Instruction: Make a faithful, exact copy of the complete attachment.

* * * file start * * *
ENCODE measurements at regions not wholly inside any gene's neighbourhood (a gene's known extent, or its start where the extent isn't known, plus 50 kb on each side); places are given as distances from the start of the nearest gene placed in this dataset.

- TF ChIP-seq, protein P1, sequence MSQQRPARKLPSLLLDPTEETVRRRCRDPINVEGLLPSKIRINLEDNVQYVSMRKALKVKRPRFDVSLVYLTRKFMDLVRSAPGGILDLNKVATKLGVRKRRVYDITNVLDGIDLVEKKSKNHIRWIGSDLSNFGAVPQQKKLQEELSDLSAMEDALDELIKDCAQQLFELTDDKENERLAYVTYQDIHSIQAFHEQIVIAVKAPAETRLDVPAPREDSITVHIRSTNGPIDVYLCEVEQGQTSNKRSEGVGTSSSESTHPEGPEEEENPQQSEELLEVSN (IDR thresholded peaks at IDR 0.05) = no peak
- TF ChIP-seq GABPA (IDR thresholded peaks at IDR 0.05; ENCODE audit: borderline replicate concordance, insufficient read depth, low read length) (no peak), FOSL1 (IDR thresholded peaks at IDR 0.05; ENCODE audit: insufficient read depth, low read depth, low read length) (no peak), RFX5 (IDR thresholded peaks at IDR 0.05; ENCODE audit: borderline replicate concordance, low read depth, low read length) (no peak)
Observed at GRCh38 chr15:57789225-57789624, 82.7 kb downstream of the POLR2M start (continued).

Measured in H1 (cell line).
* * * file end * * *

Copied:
ENCODE measurements at regions not wholly inside any gene's neighbourhood (a gene's known extent, or its start where the extent isn't known, plus 50 kb on each side); places are given as distances from the start of the nearest gene placed in this dataset.

- TF ChIP-seq, protein P1, sequence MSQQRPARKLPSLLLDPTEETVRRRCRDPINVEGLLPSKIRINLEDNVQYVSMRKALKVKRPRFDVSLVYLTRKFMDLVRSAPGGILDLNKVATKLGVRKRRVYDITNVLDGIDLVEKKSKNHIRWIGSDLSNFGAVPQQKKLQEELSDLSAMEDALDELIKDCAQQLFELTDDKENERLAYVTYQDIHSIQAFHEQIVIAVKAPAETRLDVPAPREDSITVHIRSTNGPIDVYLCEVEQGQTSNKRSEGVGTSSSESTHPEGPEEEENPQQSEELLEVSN (IDR thresholded peaks at IDR 0.05) = no peak
- TF ChIP-seq GABPA (IDR thresholded peaks at IDR 0.05; ENCODE audit: borderline replicate concordance, insufficient read depth, low read length) (no peak), FOSL1 (IDR thresholded peaks at IDR 0.05; ENCODE audit: insufficient read depth, low read depth, low read length) (no peak), RFX5 (IDR thresholded peaks at IDR 0.05; ENCODE audit: borderline replicate concordance, low read depth, low read length) (no peak)
Observed at GRCh38 chr15:57789225-57789624, 82.7 kb downstream of the POLR2M start (continued).

Measured in H1 (cell line).